Sr No. 190
The trust factor.
I am away from social media for ten days. So, I decided to leave you lovely peeps with something to ponder on, if it inspires you in any way, for those who care to read my rants and thoughts sometimes 😉 , with a little story about a donation made by my 3 friends last month.
In the process of making an audio book (of my print book Directors’ Diaries) I came across an audio library in Mumbai for the visually impaired – Talking Books Center, Worli, run by the National Association for the Blind. I met some visually impaired teens at a school for the blind who suggested to me that I make my printed book into an audio book for them to hear.
(Because they too were interested in filmmakers and how films are made even though they only hear them. They had asked me ‘… why did you not think of making an audio book for us, or one in Braille, when your book was published in print? I had no answer for them, and immediately began to find out how I can make my book into an audio book for them.)
When I visited the recording studio of Talking Books Centre, to find out the process to convert my printed book into an audio book for them, I happened to randomly came across a lady, Shubhangi Ghag, a voice artist for their audio books since more than a decade. I found out that giving her voice for their audio books is just a fraction of what she does for the visually impaired.
When Shubhangi comes across worthy cases of the visually impaired needing financial assistance, (there are an estimated 1 crore visually impaired in India) she seeks her friends, acquaintances and relatives for monetary assistance to help them. And she is rarely denied assistance.
And unlike me, us, she does not blog about her persistent efforts. So I wanted to assist her in our own tiny way.
I told Shubhangi to call me if and when she comes across a worthy & potential beneficiary. I knew she would, because I found out many visually impaired people face many financial hardships because they have far less opportunities for high income employment.
Suhans was one such person.
Shubhangi introduced me to him. His wife works as a domestic help (I think) and ever since landline phones have become less popular, his income is suffering; because PCO booths have disappeared from our streets. But Suhas has two children who are studying in school, a boy and a girl, and he urgently needed some money to get his son admission in the 5th class.
The amount was not much for us, but a lot for him as he is finding it a challenge to educate both his children. He is very keen to educate them till college. He does not lack food, as his wife earns too, and he has some rental income from a small commercial outlet (earlier his PCO booth, I think) given to him (the visually impaired) by the government.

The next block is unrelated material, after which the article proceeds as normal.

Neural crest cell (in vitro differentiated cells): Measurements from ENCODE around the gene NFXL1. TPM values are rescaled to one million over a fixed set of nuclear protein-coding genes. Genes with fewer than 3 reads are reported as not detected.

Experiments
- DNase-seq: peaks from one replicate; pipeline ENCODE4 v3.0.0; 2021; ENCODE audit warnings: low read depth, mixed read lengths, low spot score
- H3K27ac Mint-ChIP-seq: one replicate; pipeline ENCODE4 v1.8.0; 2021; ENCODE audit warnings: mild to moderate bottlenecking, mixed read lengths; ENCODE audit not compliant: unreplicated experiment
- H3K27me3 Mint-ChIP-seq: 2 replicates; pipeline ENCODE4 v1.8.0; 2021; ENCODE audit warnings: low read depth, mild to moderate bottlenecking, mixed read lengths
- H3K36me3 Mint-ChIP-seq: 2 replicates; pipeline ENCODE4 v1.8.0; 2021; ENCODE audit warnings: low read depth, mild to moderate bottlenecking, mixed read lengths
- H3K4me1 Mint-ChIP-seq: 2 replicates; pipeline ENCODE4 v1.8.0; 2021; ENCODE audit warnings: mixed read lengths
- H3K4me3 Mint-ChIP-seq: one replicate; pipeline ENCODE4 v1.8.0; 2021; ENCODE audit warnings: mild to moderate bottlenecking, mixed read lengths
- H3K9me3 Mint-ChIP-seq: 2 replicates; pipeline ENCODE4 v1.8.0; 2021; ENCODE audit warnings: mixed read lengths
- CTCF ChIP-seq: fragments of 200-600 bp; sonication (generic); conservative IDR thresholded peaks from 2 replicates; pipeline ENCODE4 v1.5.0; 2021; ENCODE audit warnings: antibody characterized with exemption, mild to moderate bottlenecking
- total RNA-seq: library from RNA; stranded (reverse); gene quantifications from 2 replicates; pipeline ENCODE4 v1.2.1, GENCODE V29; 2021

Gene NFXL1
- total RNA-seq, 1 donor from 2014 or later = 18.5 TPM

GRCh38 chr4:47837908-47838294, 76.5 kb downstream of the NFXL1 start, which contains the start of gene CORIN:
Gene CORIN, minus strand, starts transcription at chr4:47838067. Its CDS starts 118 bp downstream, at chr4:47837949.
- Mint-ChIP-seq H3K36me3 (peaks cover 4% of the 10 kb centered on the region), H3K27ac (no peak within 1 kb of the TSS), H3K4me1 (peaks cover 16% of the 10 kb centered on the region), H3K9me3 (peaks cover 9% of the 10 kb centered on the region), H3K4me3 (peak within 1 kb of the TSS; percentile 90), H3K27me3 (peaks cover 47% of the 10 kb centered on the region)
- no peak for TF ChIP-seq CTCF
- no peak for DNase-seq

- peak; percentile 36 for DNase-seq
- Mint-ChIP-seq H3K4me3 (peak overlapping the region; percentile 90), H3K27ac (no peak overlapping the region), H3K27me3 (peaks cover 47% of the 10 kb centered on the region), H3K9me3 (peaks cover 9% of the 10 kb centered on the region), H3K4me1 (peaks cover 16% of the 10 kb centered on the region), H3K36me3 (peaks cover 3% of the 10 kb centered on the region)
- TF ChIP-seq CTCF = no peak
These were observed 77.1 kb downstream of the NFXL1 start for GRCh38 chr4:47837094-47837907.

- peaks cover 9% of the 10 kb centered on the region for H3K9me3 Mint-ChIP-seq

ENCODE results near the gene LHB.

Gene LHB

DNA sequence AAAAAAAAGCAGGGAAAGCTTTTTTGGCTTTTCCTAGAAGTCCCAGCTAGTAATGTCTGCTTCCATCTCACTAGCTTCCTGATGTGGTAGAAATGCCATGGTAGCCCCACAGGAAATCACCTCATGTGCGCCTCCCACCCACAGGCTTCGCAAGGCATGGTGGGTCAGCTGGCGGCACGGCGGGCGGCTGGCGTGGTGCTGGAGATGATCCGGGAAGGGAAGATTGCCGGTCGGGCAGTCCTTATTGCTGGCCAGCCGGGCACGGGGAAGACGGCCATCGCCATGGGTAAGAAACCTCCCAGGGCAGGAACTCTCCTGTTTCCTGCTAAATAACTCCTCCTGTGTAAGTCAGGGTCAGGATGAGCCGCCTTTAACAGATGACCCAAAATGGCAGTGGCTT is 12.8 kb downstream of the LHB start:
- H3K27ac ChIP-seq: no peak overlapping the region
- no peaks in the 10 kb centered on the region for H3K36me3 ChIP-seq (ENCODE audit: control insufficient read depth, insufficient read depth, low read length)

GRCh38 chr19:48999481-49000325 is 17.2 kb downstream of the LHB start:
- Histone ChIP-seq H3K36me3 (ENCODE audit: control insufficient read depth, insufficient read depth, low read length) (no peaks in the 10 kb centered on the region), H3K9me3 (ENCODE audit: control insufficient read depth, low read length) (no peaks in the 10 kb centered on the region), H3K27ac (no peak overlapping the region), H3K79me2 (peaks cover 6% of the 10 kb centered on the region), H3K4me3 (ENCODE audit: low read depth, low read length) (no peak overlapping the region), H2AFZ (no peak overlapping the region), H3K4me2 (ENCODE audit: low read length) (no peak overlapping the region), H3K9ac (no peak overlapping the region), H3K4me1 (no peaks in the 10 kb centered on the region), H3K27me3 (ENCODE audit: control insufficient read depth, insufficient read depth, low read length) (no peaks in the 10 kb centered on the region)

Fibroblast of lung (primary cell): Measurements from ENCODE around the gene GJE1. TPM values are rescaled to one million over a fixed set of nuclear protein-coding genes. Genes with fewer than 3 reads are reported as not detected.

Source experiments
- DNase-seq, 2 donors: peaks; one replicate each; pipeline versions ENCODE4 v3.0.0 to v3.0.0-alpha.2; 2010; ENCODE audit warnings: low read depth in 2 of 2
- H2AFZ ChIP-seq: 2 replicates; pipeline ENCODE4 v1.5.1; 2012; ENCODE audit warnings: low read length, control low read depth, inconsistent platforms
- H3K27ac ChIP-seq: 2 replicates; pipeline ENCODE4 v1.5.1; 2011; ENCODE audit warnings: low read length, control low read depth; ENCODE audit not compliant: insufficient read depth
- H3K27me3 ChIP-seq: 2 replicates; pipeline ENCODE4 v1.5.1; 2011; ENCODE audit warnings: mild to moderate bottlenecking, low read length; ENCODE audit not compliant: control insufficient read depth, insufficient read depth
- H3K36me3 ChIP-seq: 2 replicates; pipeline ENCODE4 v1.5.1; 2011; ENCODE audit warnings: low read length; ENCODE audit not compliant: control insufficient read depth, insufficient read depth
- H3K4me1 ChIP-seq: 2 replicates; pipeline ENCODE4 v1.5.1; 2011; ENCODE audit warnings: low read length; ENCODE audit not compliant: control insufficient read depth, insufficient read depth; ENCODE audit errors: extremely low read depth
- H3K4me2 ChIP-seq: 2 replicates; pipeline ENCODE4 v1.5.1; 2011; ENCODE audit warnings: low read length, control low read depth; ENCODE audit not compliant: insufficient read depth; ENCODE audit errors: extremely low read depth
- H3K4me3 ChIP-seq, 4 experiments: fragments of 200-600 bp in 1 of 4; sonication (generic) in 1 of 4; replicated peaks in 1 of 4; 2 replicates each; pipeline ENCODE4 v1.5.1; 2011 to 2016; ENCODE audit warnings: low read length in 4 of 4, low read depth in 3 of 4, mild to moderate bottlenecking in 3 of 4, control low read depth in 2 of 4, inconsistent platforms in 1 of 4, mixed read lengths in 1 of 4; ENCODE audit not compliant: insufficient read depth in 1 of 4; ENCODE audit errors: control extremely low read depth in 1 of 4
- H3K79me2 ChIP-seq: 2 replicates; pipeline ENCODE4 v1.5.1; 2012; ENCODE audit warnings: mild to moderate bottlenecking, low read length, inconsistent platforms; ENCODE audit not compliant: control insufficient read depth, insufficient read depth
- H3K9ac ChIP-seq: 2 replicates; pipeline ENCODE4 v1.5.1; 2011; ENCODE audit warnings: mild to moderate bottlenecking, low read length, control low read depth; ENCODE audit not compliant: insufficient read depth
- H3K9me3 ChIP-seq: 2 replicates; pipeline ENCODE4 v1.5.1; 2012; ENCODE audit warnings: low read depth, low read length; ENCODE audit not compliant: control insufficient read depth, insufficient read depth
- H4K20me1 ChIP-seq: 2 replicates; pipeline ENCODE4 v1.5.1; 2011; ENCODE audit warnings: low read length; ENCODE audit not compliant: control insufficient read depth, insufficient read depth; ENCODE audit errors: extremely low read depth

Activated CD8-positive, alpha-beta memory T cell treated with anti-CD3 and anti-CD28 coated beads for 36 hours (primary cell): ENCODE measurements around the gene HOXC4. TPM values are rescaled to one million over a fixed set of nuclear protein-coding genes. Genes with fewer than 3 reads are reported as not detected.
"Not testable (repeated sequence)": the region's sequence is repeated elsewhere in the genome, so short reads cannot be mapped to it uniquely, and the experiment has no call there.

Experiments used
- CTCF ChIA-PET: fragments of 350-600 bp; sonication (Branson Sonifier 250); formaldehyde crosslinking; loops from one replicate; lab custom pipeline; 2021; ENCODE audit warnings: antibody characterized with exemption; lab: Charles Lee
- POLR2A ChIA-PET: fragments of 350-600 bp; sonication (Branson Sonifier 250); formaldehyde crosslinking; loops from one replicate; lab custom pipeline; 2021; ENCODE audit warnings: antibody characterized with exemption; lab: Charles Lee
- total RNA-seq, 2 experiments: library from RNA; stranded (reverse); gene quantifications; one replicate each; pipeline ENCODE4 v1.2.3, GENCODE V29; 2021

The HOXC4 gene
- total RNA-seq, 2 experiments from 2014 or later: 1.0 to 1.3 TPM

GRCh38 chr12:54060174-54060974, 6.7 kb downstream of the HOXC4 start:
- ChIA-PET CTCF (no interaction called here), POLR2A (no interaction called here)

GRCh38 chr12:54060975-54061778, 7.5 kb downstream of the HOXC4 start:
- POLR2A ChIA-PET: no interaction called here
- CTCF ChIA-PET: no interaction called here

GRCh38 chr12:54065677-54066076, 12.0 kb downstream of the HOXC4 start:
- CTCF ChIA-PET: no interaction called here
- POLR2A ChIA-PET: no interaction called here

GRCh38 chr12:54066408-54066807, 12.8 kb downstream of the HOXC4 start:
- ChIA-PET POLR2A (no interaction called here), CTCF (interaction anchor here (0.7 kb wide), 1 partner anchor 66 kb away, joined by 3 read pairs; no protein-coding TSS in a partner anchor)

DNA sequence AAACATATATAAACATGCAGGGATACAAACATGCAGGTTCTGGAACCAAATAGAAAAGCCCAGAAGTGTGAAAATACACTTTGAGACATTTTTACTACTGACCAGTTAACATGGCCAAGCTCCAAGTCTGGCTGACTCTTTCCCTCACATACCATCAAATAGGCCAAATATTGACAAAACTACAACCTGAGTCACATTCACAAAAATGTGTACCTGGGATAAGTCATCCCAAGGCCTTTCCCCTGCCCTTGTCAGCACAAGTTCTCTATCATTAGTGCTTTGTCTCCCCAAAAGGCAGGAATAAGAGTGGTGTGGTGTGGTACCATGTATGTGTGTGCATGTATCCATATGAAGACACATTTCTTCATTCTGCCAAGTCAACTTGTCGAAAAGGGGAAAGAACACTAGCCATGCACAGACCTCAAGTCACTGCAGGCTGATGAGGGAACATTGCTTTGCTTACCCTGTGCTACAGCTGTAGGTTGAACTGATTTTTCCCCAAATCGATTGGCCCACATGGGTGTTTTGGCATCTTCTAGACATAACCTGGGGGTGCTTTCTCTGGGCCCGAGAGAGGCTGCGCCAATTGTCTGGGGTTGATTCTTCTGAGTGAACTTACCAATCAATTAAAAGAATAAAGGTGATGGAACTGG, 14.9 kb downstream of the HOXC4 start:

If you watch this video I have posted, (https://www.youtube.com/watch?v=dMak8mIUaTQ) you can gain some amount of insight to why we felt we should assist Suhas. However, what is missing in this video is his reaction to our tiny assistance; two things that made an impact on me were:
1) Suhas told me, he does not want our ‘help’, he wants our Assistance. Help made him, I think, feel loss of his dignity. We wanted to maintain his dignity, so I assured him we will assist him in sending his son to class 5.
2) After my three friends has remitted their monetary assistance to him (via bank transfer) Suhas sent me a message.
It read, “…. thank you is not enough to express my feelings/sentiments towards your donors, for the timely assistance they provided me, because of which I could admit my son Akshay in class 5. The really big thing for me is that they trusted me, that they had faith in me, because of which they assisted me monetarily.”
It is for the latter, the ‘trust’ factor, that Suhas feels indebted to our three donors.
His emotions and immense gratitude made me reflect.
I have often experienced this, again and again, thanks to always meeting our few beneficiaries myself, ki ek gareeb inssan ke liye, uss par vishwas karna hi uss ke liye bahot badi baat hoti hai! Bhale woh humare liye badi baat na ho.
A person who perceives himself as poor is always touched when he is trusted with money meant to help him lift himself above his circumstances.
To support my belief, I will quote Noble prize winner Muhammad Yunus (Gramin Bank, Bangladesh) “Even though our bank lends money (micro financing) to the poorest of the poor without asking them for collateral, we rarely have defaulters. Our bank’s loan default rate is far below that of government and private banks.
You know why they usually always pay us back and pay us in time? It’s also because they feel indebted to the bank. Indebted to someone who trusted them with money in a world where banks lend money only to the rich and or poor only against collateral. So our borrowers feel highly responsible to pay us back, and pay us in time.”
I think their gratitude and their dignity, which the bank helps keeps intact, ensures they don’t default on their micro loans. I hope Mr Mallya too reads this.
I have posted screenshots of Suhas’s text message to me below.
Thank you Deb and Beni, Archana Bhatnagar and Parag V Parek for volunteering to assist Suhas’s son Akshay. For trusting him with your assistance.
Bye bye ta-ta for ten days. Will miss you lovely peeps.
#RakeshAnandBakshi 🎶 https://twitter.com/RakBak16
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Beneficiaries of help: https://www.facebook.com/media/set/?set=oa.357090647765413&type=1